The Libor Furor
- Aug 15, 2012
The recent discovery that Libor (London Interbank Offered Rate) may be impure and has been manipulated is one more element of disgust that investors are finding with large money center controls in the marketplace. We take Libor for granted and have for so long. Perhaps it is instructive to take a closer look at just what this benchmark is, upon which so many other adjustable rate instruments are based.
For starters, one must ask, exactly how is this daily rate ascertained? Surprisingly, the rate is actually determined by a poll taken from between six to 18 banks that question, “at what rate can you borrow and lend to a ‘leading’ bank just prior to 11am?” The resulting average of the middle ten rates given to this query then become the quoted “benchmark” of the day for the previous day’s number. Obviously, not all banks polled may have loaned or borrowed funds the previous day. Therefore, the first indication is that the rate itself is, if nothing else, hypothetical. And as you can imagine the question can in no way be ‘measured’, in which case it is also subjective.
It is the combination of these two characteristics that render the Libor to be vulnerable, and for the first time since the benchmark became widely used (the 1980’s), several banks have in fact been accused and proven to have artificially influenced and manipulated the rate. The biggest culprit so far identified–Barclays, has just settled with authorities and will pay a fine of $454 million. Other banks are implicated and investigations are ongoing.
“So what,” you say? Does it affect the typical investor? The reach of this benchmark is far and wide across the world economy. Corporate and Municipal credit is based upon Libor, typically with a stated spread, as are the rate of payment to bondholders. Credit cards, student loans, 45 percent of adjustable rate mortgages, and 80 percent of subprime mortgages are all based on some measure against Libor, thus having a broad effect on a significant amount of borrowers and households.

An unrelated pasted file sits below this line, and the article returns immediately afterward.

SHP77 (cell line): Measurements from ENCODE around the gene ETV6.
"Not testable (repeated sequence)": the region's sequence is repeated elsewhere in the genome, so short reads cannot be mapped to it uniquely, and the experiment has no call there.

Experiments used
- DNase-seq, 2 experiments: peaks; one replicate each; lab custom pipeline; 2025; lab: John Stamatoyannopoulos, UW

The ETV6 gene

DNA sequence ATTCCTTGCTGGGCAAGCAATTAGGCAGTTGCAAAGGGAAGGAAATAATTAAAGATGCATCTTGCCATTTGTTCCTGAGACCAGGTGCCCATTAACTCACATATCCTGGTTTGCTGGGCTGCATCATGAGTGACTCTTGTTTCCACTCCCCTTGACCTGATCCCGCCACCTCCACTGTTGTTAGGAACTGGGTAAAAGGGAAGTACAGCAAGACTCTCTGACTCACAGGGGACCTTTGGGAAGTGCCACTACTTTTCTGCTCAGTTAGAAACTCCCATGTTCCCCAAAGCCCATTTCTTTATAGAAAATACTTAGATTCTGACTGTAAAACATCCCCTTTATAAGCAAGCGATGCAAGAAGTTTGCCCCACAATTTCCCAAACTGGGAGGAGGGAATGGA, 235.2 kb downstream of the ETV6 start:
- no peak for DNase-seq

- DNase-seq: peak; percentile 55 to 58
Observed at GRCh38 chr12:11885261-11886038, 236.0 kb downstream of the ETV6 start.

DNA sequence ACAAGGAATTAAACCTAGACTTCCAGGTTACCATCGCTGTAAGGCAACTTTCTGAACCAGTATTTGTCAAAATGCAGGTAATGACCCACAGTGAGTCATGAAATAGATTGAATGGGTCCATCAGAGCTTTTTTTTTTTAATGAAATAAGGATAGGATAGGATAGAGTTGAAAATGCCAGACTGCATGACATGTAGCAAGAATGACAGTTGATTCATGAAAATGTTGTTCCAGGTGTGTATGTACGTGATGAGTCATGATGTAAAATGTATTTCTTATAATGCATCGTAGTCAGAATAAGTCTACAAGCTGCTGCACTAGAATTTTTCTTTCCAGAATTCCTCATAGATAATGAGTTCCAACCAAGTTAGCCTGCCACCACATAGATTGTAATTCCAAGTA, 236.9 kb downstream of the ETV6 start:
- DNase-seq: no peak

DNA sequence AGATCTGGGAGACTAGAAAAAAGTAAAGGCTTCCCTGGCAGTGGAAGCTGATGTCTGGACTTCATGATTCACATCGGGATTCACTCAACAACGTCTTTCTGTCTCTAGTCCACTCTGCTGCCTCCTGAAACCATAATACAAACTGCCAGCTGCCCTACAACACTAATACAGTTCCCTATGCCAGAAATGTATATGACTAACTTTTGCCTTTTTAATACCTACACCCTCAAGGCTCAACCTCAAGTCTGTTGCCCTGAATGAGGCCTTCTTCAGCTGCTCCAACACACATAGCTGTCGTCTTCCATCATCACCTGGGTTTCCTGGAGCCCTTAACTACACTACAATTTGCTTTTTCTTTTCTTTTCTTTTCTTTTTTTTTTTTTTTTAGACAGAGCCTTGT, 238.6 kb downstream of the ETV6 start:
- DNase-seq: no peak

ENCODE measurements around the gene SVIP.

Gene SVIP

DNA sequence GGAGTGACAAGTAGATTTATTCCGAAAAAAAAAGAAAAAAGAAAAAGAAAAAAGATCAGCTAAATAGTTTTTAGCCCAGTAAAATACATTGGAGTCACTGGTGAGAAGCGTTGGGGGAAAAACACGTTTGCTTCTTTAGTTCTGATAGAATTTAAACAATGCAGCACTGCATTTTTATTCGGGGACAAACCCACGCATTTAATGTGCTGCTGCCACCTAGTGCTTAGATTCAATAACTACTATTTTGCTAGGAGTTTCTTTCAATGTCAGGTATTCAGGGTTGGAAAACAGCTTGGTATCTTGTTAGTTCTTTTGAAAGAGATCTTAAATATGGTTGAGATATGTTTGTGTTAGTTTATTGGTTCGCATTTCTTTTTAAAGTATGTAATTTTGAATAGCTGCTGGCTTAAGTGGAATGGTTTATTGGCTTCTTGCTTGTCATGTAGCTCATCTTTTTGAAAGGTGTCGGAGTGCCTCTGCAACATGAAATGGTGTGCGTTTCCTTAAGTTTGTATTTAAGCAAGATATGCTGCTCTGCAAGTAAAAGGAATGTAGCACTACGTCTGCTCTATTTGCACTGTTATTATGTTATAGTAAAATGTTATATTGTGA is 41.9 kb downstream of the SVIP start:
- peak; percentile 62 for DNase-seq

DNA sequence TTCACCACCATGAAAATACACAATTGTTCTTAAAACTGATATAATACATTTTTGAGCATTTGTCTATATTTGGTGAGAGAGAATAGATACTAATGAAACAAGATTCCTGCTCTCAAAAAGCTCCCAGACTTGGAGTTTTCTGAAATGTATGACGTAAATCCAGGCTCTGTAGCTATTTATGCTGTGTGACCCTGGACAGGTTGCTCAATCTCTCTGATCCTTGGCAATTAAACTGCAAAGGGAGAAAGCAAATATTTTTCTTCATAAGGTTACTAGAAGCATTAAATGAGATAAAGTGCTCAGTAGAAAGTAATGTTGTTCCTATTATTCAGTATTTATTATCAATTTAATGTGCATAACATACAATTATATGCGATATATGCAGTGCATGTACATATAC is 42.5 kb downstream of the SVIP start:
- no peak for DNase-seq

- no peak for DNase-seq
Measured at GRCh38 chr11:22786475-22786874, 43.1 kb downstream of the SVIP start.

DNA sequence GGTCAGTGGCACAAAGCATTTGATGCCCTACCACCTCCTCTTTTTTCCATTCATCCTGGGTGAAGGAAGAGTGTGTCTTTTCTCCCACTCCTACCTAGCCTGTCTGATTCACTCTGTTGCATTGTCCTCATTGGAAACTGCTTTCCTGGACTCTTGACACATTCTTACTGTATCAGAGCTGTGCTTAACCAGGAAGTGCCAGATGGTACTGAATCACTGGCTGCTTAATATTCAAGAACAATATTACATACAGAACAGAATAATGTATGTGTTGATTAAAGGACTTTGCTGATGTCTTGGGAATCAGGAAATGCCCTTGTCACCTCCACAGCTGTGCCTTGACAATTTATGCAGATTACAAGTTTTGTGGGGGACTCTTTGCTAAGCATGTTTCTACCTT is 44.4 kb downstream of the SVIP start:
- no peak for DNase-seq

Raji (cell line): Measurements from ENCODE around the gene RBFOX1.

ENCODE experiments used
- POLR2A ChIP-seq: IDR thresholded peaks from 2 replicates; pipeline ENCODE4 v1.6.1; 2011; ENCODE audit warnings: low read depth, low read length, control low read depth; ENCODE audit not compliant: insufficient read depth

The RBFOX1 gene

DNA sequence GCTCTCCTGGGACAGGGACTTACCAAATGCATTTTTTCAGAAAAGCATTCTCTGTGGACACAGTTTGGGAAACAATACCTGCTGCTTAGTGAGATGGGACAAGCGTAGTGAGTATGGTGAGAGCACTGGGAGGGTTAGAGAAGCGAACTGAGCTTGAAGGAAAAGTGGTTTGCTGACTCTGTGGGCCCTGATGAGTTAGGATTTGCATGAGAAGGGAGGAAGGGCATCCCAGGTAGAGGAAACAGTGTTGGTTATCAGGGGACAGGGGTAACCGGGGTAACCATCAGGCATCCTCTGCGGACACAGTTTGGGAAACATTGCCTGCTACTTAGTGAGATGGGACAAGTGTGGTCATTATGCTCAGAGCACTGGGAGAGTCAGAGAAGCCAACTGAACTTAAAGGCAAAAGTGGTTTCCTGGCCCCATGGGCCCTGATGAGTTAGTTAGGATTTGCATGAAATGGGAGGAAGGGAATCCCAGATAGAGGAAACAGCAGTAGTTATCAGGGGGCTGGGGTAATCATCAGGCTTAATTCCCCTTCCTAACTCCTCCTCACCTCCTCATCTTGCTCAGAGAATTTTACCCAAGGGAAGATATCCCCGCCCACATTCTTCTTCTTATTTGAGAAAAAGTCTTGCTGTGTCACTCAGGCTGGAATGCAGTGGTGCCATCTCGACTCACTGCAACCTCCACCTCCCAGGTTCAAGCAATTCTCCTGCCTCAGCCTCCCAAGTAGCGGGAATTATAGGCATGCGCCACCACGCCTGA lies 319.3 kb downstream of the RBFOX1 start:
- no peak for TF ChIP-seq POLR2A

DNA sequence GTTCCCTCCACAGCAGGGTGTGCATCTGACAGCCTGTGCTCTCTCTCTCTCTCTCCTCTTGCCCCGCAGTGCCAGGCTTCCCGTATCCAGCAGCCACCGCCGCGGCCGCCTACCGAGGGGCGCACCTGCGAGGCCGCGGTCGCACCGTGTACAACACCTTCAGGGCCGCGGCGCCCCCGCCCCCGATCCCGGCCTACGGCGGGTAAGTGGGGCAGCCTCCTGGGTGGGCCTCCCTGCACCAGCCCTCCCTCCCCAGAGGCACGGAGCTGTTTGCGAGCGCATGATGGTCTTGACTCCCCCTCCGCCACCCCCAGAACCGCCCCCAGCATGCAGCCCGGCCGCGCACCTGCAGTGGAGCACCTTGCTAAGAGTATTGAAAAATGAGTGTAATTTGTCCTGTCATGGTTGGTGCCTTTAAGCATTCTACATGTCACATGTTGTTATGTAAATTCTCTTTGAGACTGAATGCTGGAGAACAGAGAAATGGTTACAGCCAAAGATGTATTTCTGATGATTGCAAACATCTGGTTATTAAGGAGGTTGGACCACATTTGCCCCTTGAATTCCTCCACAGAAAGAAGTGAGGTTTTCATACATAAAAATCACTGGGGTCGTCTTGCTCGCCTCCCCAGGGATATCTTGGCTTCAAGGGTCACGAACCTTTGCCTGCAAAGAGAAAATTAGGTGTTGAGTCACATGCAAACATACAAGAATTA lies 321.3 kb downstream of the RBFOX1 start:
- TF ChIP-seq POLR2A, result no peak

While Barclays is so far the only institution to have admitted to the guilt of this blasphemy, the indications are that some collusion between the larger banks have taken place. Regulators in both the UK and the United States are out for blood, the flow of which, at least to Barclays, is little more than a slap on the wrist. It remains to be seen if that is going to be the norm, or if they were let off easy just to be captured for their “cooperation.” The real risk of exposure for these participating banks comes not from regulatory fines, but rather from the litigation of civil suits that will follow. Final determination of this scourge could take years to adjudicate.
In a pending irony, however, I have been told by an officer from Regions Bank (they have dodged the bullet; no implications leveled), that in the final analysis, the borrower will be ascertained to have benefitted from the artificial effects upon rate setting, rather than have incurred additional and arbitrary costs. How can that be possible? Would the guilty parties not have inflated Libor so as to charge borrowers more, thus adding to their bottom line? Not so, perhaps. It might be that the ‘appearance’ of their financial health by reporting lower Interbank borrowing capabilities became more important than interest income from borrowers. Another factor might just be that fear of derivatives exposure had a hand in the whole matter. It will be interesting to see how the investigations proceed.
Bruce Davis is a senior partner of Lee & Associates Atlanta. For more information about Lee & Associates, you can contact us at: (404) 442-2810 or visit us at www.leeatlanta.com